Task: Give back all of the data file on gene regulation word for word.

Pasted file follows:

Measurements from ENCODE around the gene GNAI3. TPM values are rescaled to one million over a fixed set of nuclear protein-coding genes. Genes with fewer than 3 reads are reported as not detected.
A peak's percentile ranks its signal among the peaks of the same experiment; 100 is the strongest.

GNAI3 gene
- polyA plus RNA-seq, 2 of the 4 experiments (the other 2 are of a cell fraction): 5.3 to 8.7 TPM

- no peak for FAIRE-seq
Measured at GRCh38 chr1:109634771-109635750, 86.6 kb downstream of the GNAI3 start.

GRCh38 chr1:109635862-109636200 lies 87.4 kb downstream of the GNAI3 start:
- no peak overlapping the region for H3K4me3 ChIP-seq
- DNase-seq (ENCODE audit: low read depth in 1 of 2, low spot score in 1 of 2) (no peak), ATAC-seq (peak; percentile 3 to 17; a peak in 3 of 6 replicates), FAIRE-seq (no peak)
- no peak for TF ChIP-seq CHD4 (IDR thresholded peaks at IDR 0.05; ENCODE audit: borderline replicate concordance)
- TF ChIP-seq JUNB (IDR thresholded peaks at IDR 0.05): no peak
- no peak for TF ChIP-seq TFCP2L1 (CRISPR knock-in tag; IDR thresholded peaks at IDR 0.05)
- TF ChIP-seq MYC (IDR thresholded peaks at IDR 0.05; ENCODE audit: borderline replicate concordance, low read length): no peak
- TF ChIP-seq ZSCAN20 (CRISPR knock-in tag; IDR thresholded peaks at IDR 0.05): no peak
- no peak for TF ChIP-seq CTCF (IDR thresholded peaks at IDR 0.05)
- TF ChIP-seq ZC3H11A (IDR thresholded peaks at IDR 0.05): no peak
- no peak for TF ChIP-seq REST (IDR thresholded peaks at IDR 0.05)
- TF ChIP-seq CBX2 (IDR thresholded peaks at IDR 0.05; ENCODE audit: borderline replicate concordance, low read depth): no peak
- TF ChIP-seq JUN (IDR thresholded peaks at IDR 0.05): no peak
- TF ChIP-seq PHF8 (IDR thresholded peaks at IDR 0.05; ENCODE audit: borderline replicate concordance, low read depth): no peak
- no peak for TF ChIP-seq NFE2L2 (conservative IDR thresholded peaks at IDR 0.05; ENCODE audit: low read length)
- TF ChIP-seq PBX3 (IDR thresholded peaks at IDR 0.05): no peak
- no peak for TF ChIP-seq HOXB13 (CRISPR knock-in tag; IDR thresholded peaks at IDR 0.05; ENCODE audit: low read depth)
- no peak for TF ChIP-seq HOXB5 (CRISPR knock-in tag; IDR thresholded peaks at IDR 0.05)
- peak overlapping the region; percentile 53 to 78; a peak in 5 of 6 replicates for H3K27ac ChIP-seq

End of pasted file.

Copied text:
Measurements from ENCODE around the gene GNAI3. TPM values are rescaled to one million over a fixed set of nuclear protein-coding genes. Genes with fewer than 3 reads are reported as not detected.
A peak's percentile ranks its signal among the peaks of the same experiment; 100 is the strongest.

GNAI3 gene
- polyA plus RNA-seq, 2 of the 4 experiments (the other 2 are of a cell fraction): 5.3 to 8.7 TPM

- no peak for FAIRE-seq
Measured at GRCh38 chr1:109634771-109635750, 86.6 kb downstream of the GNAI3 start.

GRCh38 chr1:109635862-109636200 lies 87.4 kb downstream of the GNAI3 start:
- no peak overlapping the region for H3K4me3 ChIP-seq
- DNase-seq (ENCODE audit: low read depth in 1 of 2, low spot score in 1 of 2) (no peak), ATAC-seq (peak; percentile 3 to 17; a peak in 3 of 6 replicates), FAIRE-seq (no peak)
- no peak for TF ChIP-seq CHD4 (IDR thresholded peaks at IDR 0.05; ENCODE audit: borderline replicate concordance)
- TF ChIP-seq JUNB (IDR thresholded peaks at IDR 0.05): no peak
- no peak for TF ChIP-seq TFCP2L1 (CRISPR knock-in tag; IDR thresholded peaks at IDR 0.05)
- TF ChIP-seq MYC (IDR thresholded peaks at IDR 0.05; ENCODE audit: borderline replicate concordance, low read length): no peak
- TF ChIP-seq ZSCAN20 (CRISPR knock-in tag; IDR thresholded peaks at IDR 0.05): no peak
- no peak for TF ChIP-seq CTCF (IDR thresholded peaks at IDR 0.05)
- TF ChIP-seq ZC3H11A (IDR thresholded peaks at IDR 0.05): no peak
- no peak for TF ChIP-seq REST (IDR thresholded peaks at IDR 0.05)
- TF ChIP-seq CBX2 (IDR thresholded peaks at IDR 0.05; ENCODE audit: borderline replicate concordance, low read depth): no peak
- TF ChIP-seq JUN (IDR thresholded peaks at IDR 0.05): no peak
- TF ChIP-seq PHF8 (IDR thresholded peaks at IDR 0.05; ENCODE audit: borderline replicate concordance, low read depth): no peak
- no peak for TF ChIP-seq NFE2L2 (conservative IDR thresholded peaks at IDR 0.05; ENCODE audit: low read length)
- TF ChIP-seq PBX3 (IDR thresholded peaks at IDR 0.05): no peak
- no peak for TF ChIP-seq HOXB13 (CRISPR knock-in tag; IDR thresholded peaks at IDR 0.05; ENCODE audit: low read depth)
- no peak for TF ChIP-seq HOXB5 (CRISPR knock-in tag; IDR thresholded peaks at IDR 0.05)
- peak overlapping the region; percentile 53 to 78; a peak in 5 of 6 replicates for H3K27ac ChIP-seq